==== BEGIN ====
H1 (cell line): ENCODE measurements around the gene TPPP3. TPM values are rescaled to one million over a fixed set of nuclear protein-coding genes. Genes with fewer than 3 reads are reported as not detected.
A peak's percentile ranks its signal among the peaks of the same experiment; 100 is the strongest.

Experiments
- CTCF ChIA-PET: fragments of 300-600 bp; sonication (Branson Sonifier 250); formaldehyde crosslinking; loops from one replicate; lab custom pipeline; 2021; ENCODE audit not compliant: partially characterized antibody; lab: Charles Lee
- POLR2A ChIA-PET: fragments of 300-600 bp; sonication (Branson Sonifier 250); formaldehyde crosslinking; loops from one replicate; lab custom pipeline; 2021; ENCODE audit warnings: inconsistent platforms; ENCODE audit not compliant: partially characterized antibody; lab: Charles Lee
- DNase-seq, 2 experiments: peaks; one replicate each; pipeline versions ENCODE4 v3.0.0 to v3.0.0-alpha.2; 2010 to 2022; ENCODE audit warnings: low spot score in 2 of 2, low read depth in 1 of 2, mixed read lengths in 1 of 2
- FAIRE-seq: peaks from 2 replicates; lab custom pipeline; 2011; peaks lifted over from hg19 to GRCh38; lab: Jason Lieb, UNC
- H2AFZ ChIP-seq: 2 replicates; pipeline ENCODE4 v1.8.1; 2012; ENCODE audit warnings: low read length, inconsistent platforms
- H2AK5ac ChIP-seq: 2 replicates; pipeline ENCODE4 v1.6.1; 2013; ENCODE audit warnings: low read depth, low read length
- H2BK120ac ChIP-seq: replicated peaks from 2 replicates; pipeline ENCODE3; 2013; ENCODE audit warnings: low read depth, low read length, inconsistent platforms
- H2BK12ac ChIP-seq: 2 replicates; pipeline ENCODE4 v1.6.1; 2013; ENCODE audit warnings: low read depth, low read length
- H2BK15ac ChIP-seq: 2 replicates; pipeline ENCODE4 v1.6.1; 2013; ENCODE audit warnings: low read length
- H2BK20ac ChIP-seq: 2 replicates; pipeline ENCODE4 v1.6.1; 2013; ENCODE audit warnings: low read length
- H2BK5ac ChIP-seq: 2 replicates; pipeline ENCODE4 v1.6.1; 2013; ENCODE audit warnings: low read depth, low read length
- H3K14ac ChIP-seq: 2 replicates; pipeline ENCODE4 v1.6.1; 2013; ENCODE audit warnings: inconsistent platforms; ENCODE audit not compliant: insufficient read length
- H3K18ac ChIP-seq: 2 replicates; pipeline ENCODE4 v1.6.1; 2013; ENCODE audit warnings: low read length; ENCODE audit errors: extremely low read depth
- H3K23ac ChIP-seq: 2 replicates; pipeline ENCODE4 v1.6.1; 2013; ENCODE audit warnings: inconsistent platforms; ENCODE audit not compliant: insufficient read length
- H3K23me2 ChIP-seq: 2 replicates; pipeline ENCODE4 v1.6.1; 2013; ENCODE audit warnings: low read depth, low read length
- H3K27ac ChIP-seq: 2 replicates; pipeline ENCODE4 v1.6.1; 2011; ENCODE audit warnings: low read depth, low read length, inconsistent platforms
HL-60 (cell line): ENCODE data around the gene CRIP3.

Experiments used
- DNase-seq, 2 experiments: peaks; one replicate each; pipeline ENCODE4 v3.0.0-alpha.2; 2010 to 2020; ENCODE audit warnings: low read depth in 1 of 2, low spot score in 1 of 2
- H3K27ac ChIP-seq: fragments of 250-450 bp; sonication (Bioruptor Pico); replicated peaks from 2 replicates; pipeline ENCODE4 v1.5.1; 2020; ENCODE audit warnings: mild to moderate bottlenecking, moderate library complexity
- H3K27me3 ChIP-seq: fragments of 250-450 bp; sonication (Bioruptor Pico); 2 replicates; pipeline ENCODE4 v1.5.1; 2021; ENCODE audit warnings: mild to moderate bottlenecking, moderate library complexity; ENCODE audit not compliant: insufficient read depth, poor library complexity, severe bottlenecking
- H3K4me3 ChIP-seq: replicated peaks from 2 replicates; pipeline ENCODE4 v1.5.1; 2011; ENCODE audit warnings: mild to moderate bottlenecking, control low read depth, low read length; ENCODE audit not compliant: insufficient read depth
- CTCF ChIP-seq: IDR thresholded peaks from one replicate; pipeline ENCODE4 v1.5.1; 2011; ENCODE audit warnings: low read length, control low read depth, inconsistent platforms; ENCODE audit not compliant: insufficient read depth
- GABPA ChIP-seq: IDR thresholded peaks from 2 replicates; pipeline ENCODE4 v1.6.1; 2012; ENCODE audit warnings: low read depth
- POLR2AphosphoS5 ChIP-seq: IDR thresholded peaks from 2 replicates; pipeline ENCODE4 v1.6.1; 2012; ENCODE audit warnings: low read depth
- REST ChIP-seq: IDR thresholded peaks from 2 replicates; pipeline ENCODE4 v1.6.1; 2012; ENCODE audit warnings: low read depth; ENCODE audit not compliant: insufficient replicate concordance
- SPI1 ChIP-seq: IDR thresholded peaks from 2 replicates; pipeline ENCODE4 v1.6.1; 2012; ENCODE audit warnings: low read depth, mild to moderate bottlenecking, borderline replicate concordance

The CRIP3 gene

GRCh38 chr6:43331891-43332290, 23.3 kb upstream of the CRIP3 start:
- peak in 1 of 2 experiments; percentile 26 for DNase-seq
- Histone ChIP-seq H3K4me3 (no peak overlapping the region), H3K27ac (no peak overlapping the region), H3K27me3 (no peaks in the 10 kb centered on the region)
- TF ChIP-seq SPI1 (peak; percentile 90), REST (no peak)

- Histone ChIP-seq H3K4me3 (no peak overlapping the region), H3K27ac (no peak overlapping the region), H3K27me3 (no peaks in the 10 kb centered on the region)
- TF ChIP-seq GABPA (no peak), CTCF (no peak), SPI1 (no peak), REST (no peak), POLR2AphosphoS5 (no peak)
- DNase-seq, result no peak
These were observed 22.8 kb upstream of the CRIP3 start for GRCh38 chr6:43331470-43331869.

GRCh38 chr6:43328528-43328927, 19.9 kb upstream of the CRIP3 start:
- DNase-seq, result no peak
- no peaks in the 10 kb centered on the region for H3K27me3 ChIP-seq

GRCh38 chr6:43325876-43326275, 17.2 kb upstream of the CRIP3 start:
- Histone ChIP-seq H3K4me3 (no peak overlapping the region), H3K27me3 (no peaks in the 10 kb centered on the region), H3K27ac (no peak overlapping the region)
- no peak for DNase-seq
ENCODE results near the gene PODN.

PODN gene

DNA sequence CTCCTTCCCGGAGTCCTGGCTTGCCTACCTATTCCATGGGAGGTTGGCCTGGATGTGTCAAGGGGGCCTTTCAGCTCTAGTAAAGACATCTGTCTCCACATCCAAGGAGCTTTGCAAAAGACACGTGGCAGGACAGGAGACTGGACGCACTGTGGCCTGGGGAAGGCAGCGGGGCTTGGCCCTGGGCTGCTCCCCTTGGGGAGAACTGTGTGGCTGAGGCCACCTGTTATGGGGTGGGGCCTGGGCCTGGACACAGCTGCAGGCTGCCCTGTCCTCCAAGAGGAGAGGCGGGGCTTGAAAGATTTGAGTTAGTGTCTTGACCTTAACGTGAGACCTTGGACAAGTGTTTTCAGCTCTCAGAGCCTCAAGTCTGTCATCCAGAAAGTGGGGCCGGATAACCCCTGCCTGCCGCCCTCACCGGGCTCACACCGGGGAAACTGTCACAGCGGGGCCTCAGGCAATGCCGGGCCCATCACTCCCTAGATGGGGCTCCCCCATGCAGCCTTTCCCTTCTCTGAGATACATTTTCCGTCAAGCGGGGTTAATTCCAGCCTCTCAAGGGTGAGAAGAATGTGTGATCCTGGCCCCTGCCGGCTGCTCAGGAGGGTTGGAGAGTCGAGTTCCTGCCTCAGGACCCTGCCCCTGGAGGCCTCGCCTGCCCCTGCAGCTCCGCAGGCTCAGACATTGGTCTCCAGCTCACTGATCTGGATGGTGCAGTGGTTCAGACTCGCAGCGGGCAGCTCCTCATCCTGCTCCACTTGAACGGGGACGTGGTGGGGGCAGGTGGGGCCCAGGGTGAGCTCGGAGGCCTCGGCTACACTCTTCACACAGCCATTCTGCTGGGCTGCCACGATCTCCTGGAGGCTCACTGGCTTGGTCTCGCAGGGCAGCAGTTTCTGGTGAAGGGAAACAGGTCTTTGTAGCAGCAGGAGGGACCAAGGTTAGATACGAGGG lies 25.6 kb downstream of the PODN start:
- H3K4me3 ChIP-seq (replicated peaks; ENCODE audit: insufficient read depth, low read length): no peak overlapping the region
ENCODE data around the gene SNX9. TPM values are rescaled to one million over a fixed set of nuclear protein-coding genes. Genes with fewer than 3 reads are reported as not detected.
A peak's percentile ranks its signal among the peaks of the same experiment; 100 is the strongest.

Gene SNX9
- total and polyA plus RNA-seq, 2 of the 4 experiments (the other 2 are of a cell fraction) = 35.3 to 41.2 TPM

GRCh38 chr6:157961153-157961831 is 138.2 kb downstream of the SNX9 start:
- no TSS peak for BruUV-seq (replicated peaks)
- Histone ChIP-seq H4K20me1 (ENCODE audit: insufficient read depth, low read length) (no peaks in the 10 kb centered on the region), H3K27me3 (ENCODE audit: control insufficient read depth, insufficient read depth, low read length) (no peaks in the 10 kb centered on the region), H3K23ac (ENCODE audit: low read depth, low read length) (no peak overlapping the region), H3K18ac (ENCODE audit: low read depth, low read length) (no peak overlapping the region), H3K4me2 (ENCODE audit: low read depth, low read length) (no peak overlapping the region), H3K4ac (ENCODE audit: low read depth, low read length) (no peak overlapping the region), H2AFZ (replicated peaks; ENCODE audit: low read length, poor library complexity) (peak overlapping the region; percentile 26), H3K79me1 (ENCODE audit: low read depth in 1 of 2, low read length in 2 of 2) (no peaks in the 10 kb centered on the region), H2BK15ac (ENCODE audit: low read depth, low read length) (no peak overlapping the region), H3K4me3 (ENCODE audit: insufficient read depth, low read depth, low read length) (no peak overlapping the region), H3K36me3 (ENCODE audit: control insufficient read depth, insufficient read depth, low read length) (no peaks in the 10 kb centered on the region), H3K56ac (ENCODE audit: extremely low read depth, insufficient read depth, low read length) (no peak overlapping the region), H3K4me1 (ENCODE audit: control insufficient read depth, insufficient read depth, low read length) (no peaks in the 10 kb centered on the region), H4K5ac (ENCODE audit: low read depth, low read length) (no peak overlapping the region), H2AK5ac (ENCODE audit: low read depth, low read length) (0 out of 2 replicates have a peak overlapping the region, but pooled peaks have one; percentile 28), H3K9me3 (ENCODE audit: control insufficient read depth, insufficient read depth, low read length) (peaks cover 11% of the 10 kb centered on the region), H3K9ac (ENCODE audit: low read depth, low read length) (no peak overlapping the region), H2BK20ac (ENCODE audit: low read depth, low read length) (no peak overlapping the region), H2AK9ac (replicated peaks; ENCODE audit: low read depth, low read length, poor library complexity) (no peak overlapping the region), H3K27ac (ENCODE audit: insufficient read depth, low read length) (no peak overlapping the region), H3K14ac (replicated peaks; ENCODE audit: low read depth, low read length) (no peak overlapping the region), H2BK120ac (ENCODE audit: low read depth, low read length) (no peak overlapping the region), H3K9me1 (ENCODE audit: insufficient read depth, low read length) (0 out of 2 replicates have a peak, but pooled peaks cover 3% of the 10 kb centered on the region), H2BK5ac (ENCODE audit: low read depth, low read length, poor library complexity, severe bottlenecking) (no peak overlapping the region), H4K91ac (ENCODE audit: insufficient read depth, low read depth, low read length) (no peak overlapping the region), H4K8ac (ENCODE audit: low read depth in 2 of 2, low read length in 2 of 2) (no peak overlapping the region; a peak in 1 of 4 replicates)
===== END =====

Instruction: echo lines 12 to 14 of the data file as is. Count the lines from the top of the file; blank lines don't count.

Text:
- H2BK15ac ChIP-seq: 2 replicates; pipeline ENCODE4 v1.6.1; 2013; ENCODE audit warnings: low read length
- H2BK20ac ChIP-seq: 2 replicates; pipeline ENCODE4 v1.6.1; 2013; ENCODE audit warnings: low read length
- H2BK5ac ChIP-seq: 2 replicates; pipeline ENCODE4 v1.6.1; 2013; ENCODE audit warnings: low read depth, low read length